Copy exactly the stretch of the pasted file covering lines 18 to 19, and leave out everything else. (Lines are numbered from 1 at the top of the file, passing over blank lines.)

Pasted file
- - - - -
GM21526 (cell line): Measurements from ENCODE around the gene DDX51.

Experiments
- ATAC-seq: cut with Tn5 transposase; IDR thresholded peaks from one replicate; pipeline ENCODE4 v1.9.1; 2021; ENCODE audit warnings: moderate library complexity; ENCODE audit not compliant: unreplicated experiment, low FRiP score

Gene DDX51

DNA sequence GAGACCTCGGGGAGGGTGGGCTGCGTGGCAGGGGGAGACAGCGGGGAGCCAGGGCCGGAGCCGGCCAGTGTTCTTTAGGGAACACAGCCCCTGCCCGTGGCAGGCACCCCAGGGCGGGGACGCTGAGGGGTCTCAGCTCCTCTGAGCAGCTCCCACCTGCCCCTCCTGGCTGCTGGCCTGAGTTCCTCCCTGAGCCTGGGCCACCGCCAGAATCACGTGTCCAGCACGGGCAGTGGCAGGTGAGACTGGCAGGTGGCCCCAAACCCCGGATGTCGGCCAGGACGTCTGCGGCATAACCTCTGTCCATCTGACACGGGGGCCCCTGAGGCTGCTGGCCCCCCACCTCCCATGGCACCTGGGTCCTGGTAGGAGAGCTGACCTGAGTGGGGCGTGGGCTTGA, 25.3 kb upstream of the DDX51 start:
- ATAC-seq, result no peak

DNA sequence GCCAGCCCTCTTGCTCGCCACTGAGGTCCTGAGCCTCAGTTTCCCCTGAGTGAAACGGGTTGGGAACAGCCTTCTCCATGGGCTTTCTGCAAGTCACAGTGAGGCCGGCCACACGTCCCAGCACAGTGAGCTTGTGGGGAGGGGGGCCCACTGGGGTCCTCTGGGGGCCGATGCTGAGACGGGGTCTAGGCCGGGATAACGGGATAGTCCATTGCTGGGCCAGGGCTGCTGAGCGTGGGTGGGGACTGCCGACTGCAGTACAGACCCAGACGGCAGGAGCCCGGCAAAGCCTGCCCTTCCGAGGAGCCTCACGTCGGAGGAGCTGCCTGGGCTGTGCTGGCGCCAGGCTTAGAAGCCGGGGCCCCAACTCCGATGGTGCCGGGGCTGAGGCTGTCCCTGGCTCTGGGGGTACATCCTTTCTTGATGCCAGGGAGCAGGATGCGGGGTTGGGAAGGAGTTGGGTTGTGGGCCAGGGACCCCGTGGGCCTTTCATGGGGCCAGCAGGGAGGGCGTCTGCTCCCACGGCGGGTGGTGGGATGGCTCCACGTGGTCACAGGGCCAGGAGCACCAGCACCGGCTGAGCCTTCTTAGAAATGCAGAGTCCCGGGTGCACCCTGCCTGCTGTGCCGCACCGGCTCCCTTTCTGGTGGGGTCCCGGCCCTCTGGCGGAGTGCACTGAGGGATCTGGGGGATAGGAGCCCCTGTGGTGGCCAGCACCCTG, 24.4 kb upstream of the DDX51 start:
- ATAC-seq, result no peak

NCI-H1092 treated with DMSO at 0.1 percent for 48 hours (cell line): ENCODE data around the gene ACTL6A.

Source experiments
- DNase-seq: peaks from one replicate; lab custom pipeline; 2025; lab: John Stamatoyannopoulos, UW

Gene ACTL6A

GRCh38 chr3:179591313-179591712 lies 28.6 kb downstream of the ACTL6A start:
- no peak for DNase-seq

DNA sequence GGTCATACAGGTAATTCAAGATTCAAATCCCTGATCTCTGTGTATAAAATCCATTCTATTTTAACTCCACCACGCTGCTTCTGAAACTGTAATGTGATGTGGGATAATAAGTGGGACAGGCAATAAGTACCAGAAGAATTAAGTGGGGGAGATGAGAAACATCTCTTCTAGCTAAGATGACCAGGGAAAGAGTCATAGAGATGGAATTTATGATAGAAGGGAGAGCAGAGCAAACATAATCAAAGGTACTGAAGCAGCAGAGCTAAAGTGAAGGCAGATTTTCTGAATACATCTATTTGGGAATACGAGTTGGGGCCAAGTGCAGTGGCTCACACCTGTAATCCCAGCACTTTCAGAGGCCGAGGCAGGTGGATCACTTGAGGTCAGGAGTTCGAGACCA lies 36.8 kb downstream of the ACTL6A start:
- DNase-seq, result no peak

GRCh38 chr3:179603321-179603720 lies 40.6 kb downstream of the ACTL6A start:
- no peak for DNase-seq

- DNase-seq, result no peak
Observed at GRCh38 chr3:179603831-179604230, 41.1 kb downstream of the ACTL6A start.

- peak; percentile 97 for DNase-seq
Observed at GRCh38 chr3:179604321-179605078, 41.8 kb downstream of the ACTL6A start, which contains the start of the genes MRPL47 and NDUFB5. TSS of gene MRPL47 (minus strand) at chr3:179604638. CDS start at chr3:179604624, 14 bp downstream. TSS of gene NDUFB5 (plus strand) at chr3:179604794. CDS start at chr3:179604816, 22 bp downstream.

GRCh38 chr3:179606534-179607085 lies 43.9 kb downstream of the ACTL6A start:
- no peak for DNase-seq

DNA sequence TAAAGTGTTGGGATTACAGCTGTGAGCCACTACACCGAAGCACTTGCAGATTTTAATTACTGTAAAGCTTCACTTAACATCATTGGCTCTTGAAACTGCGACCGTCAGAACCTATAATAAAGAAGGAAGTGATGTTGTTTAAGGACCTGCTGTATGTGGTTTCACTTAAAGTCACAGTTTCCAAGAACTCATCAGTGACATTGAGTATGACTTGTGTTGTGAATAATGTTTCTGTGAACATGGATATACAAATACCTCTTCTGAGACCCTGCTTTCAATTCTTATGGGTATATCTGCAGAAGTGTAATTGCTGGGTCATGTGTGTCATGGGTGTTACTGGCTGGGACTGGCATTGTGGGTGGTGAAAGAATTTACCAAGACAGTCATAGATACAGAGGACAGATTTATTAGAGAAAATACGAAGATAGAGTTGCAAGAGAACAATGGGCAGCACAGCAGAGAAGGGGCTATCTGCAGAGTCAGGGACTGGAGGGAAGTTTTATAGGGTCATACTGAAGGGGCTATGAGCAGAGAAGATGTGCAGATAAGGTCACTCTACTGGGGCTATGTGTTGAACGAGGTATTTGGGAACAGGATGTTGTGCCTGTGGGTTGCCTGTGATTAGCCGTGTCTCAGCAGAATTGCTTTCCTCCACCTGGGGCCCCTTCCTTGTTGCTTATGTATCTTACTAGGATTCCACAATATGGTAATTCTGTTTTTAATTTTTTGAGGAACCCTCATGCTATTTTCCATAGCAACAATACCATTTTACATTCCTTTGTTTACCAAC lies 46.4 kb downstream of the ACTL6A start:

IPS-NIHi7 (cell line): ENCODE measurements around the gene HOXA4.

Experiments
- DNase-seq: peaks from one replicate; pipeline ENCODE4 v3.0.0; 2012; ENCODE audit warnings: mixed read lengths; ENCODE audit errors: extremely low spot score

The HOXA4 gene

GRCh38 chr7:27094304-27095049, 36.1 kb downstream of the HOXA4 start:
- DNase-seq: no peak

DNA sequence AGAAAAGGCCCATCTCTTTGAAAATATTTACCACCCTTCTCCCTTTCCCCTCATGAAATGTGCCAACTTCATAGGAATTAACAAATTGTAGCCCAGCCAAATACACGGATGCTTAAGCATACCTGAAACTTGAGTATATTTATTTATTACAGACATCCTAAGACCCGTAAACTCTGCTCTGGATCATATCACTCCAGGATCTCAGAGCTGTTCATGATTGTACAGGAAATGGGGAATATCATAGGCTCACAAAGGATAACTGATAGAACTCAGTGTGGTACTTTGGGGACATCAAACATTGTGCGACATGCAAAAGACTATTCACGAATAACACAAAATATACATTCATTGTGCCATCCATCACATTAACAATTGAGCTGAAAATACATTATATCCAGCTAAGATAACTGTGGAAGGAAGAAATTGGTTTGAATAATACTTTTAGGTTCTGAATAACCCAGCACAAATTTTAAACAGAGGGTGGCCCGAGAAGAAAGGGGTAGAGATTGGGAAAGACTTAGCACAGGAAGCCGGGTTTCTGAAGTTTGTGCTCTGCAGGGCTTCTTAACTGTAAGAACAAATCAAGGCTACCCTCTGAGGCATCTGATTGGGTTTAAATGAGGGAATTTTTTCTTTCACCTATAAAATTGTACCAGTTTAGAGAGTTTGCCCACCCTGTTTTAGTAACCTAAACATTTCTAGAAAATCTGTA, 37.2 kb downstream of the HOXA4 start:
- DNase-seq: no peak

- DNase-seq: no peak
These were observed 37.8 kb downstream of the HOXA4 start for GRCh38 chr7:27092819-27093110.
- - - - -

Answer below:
- no peak for DNase-seq

- DNase-seq, result no peak